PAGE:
Home Reviews Review: Doctor Who S8, Episode 7: “Kill the Moon”

Review: Doctor Who S8, Episode 7: “Kill the Moon”


Writer: Peter Harness.
Director: Paul Wilmshurst.
Starring: Peter Capaldi, Jenna Coleman, Ellis George, Hermione Norris.

The Moon has been something of a fixture in several prior Doctor Who tales. The Cybermen have built bases upon it for their nefarious deeds in stories like Second Doctor tale‘The Moonbase’ and Sixth Doctor episode Attack of the Cybermen’, it was once said in the Third Doctor era (‘Doctor Who and the Silurians’) that the appearance of our sibling planetoid caused the Silurians to go into hibernation millions of years ago, a hospital once ended up there by way of Judoon interference in Series 3 opener ‘Smith and Jones’, and that’s only a few among dozens of appearances. Now, we find ourselves off on a trip to Earth’s natural satellite once again, in less-than-whimsical circumstances…

On we go, readers. It’s time to ‘Kill the Moon’…maybe.


The episode opens showing us what happened after the conclusion of the last one, where we saw the Doctor bringing Coal Hill student/delinquent Courtney Woods on a trip in the TARDIS. Clara is rather irritated with the Doctor on account of him informing Courtney that she isn’t special in any way, claiming that it’s made her act out even more than usual, and seems intent that he fix the situation. Reluctantly agreeing, the Doctor elects to make her the first woman on the Moon by bringing her there, a trip that is somewhat cut short when the TARDIS materialises in the cargo hold of a space shuttle in the year 2049 that happens to be in the process of crashing on their destination. To be more precise, a cargo hold filled with nuclear bombs, something which the Doctor of course finds both intriguing and distasteful. All is not well on the Moon. The gravity’s wrong, there are tectonic shifts, and strange, vicious creatures lurk in the shadows, waiting to strike…and that’s only the beginning of the problems in store.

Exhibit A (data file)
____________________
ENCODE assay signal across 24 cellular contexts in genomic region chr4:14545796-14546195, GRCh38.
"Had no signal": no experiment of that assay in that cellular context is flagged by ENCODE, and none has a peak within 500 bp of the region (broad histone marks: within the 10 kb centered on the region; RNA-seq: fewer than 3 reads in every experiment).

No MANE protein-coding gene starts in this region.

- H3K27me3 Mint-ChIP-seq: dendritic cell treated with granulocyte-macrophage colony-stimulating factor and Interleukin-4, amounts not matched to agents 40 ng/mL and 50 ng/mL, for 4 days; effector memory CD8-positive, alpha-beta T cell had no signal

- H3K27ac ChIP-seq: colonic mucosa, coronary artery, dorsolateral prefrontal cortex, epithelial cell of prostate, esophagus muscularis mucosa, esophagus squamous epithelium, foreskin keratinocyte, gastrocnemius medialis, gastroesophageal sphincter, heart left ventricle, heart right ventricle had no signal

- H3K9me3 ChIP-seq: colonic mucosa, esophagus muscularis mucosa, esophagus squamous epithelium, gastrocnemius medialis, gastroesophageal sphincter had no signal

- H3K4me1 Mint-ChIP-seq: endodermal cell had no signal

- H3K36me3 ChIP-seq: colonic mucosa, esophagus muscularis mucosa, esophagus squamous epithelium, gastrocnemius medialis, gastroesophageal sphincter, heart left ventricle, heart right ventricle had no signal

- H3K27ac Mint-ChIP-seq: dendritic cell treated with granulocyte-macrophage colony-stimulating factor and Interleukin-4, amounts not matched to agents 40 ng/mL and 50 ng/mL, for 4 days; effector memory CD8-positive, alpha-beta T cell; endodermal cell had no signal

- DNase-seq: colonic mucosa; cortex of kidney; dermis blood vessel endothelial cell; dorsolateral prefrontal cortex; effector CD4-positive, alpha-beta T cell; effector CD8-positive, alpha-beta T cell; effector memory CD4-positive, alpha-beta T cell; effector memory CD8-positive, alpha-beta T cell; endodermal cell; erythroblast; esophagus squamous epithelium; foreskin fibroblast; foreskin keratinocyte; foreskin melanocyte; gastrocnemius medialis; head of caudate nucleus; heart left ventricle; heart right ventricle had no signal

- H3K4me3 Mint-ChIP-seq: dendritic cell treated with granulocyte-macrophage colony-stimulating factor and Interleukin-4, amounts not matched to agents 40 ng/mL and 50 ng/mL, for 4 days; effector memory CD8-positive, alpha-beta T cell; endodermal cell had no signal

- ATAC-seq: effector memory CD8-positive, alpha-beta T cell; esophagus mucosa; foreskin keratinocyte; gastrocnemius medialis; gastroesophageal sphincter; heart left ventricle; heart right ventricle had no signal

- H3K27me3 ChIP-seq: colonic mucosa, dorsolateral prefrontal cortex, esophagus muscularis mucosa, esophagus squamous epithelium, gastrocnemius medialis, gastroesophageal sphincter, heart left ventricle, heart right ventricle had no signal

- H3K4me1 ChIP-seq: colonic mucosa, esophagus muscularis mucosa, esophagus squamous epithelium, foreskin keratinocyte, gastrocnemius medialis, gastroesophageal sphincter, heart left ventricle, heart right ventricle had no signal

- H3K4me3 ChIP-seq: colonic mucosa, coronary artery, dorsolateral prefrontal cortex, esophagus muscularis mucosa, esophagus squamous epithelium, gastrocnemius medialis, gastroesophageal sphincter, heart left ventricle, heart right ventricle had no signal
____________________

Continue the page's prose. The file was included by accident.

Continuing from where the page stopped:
All of the above comes after a very nicely-done and tense pre-credit sequence that really sets up the episode ahead quite beautifully. ‘Kill the Moon’ is a dark, drama-filled and scary tale, no question about it. While there are Doctor Who‘s typical moments of brevity and humour, the story is overall a very heavy and emotional one, with considerable repercussions on the characters and a lot to think about. It’s a good old moral dilemma that drives this story, set up in the very first few seconds: an innocent life can be ended, or the fate of humanity may change drastically forever (implications that we have seen several times before in Doctor Who, stories like Series 5’s ‘The Beast Below’ springing to mind). There are some incredibly poignant moments in the episode, some scenes that will genuinely make the viewer think, no doubt. It’s very heartfelt, and doesn’t pull its punches, likely leaving the viewer questioning a lot of actions in the story upon watching it, particularly those of the Doctor himself.

On the subject of characterisation, let’s segue nicely into that, as it is a real standout of this story. To put it most simply, this is not a story about the Doctor but rather a story about humanity itself, seen through the eyes of three particular characters in this tale. Clara is naturally the focus of things, and goes through quite a lot in this episode, I must say. She hasn’t quite comfortably settled in with her new Doctor yet, and without saying too much, that situation only worsens as the story goes on, quite dramatically to boot. Clara finds herself with the prospect of making decisions that, quite simply, she knows she shouldn’t have to make. The defining part of the episode is a particular confrontation between the Doctor and Clara that really throws everything we’ve seen between them into sharp relief, and frankly it is a fantastic scene.